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Discussion Starter #10
i have another question. a few days back, i was riding on a local highway, and come upon some construction. The lane i was in was being worked on, and was ground down. the condition of the surface was horrible, and made the bike go all sorts of not straight. i didn't like the feel of it, but didn't like the idea of switching lanes. why?

switching lanes involved me riding over the bump (height difference in pavement.) between lanes. i cant say it was a ton, but probably a solid 2 inches. not like it was rounded off to help smooth it out either. i ended up getting off at an exit that was ground down. crossed the bump at a 90* angle, so there was no issue.

so my question is, how should i attack that "bump" between paved & unpaved lanes?
 

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Slowly, and as close to perpendicular as possible. I got forced into one of those lanes (and then forced out) when I first got the bike. Hit the 3" ridge at nearly parallel and at 80mph. Scariest point of my time on the bike, but the bike actually did ok (wobbled like crazy, though). Later, at 55mph and about 30 degrees, I barely even noticed the edge.
 

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Getting closer to 90* angle is the best but it's not all there is to it.. Slowing down also help a lot.

Last year I had came to contruction work but the bump was perpendicular. I hit it at 30 mph and ended up having a perfect 45* angle stoppie position while flying in the air... I remember having my knees higher than my hands while holding for my dear life.

I landed on the front wheel, got the rear back in touch with the tarmac in the same track as the front and kept on riding..

I passed later and saw the bump was perfectly square at 3 inches high.

*Don't try this at home ! It's not fun. Did not do it on purpose.* I wasn't paying enough attention :-[
 

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anyone else think this guy is riding aggressive for a newb. i've been riding for 2 months now and took the msf course when i started and i always take turns much much slower especially sharp right turns. the only time i fell was at 10 mph when making a sharp right turn and the road was covered in gravel(1st week of riding) since then i have been much more cautious and aware. maybe im just paranoid and should take turns with full gas and lean like you racers do(knees touching the floor). id rather be under speed and gas later then way over speed and end up goin wide.
 

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^ also after i fell because of gravel, when i went to the msf course the following sat. the instructor discussed the danger of gravel on the road. while he was lecturing i was smiling in my chair.
 

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At 30 mph I was already slowing down the traffic, it's crazy driving in Montréal :mad:

A couple of cars bottomed out and chewed some asphalt off over there. As I was passing back a guy bent his rims and blew both front tires..
 

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for me a turn at 25mph would have to be a large radius left/right turn. dont really no my limits yet and not very excited to find out. i dont want to find myself lying on the floor after an accident think "maybe im not ready for that yet" :D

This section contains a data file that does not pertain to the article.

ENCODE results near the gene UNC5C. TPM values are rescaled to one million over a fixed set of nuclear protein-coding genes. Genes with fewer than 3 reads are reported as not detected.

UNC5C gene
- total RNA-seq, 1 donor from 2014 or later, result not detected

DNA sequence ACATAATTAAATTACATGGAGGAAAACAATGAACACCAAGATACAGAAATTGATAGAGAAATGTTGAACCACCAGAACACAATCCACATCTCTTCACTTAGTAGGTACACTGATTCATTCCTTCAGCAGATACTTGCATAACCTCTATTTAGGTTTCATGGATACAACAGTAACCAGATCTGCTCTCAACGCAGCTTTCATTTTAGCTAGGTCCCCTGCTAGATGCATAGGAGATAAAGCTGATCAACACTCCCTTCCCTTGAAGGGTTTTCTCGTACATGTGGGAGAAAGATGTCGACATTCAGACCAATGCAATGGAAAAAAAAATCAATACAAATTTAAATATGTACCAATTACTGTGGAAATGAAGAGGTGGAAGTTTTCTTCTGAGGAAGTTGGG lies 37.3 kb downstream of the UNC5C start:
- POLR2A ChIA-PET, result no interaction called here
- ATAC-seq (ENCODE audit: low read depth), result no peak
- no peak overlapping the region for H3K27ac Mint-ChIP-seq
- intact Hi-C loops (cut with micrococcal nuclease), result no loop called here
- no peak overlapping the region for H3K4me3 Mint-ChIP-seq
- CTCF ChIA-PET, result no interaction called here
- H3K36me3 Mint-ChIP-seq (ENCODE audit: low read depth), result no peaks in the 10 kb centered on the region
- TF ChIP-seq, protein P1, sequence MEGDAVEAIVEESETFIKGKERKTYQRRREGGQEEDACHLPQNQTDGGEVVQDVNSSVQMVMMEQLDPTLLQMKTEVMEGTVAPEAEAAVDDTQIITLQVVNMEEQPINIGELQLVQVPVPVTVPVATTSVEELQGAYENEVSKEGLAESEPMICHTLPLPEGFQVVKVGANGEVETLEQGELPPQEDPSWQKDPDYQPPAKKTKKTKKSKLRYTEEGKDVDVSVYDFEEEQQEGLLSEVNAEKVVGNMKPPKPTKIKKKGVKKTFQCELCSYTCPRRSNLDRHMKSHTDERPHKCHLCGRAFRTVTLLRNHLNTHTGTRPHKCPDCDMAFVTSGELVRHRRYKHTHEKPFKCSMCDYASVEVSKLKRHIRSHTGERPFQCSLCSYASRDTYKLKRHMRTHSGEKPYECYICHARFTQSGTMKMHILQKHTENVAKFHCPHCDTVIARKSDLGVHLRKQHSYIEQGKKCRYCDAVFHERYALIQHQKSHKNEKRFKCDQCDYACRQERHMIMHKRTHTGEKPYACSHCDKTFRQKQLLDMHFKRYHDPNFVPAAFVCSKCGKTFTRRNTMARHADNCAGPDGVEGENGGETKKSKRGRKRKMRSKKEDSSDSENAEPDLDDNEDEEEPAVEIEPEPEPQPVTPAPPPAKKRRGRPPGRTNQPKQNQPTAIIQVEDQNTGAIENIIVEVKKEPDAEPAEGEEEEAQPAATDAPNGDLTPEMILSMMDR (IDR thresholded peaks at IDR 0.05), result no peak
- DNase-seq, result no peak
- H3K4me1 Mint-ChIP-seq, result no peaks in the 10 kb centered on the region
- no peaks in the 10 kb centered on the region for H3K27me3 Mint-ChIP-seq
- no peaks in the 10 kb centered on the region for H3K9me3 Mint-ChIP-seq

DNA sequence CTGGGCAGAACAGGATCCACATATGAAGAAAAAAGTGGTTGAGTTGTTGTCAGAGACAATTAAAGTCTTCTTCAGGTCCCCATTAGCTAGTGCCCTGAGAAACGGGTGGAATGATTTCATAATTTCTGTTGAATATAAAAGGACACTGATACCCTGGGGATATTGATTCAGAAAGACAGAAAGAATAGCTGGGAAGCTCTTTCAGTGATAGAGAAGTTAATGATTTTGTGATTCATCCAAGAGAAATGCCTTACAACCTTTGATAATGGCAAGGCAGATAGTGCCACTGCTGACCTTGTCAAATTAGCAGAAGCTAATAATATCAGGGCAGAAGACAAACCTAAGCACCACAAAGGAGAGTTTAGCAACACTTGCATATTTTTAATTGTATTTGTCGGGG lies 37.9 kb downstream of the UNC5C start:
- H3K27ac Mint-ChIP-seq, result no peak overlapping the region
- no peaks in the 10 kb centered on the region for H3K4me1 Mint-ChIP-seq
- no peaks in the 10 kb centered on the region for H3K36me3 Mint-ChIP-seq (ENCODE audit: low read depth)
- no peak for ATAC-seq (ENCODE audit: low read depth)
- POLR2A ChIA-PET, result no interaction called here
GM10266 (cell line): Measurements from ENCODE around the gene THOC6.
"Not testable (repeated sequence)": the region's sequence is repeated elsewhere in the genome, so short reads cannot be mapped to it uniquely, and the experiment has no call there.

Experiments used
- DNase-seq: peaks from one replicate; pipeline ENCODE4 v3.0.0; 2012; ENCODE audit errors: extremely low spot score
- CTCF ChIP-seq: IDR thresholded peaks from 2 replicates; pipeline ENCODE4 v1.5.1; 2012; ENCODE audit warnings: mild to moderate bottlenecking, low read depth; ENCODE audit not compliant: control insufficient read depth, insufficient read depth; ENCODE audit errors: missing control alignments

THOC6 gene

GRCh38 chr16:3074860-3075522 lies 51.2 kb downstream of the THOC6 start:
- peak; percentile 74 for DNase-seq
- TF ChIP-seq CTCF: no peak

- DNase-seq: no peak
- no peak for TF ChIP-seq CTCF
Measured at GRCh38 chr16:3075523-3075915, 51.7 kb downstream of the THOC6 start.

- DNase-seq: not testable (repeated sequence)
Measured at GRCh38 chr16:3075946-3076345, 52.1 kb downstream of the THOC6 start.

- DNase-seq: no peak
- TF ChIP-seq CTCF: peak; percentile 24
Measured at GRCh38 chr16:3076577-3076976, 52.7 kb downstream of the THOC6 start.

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That's the right approach ;)
 

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Discussion Starter #18
captb said:
anyone else think this guy is riding aggressive for a newb. i've been riding for 2 months now and took the msf course when i started and i always take turns much much slower especially sharp right turns. the only time i fell was at 10 mph when making a sharp right turn and the road was covered in gravel(1st week of riding) since then i have been much more cautious and aware. maybe im just paranoid and should take turns with full gas and lean like you racers do(knees touching the floor). id rather be under speed and gas later then way over speed and end up goin wide.
nope. i think my riding skills are just fine thanks. i need improvement yes, but that comes with time and practice. I practice by testing the bike in certian situations. im constantly pushing the bike to see where its limits are, but by no means am i riding like an idiot on the road. i want to take it to the track soon, to really find out where the bike can can can't go. if you don't know me, please don't judge me.
 

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not judging, just a matter of safety for you and those around you. i havent been riding for long but know everytime i ride i am not even coming close to my limits or the bikes, also they teach you at msf course that anyone can go 100mph in a straight line but the skill were much practice is involved is at the slowest speeds were you must shift your wait and control your lean and speed. all im saying is take it slow and doing similar things at fast speeds will come more naturally later, when i first started and even now i go to an empty parking lot and practice slow zigzags and small radius u-turns.

didnt mean to offend you, sorry.
 

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Discussion Starter #20
not a prob, just hate being judged, much the same dislike judging others.

anyhow, on the low speed stuff, i continually try to get better at that. i can make a U-turn in a little over 1 parking space (i guess standard size.., not the retarded huge ones..) i try to roll as slow as i can, as long as i can to get better balance..i follow lines, do quick manuevers (again, low speed) all kinds of stuff. basically i want to be ready for that "what-if" situation when it comes about. when i called about the msf course, the list was full until october..holy crap..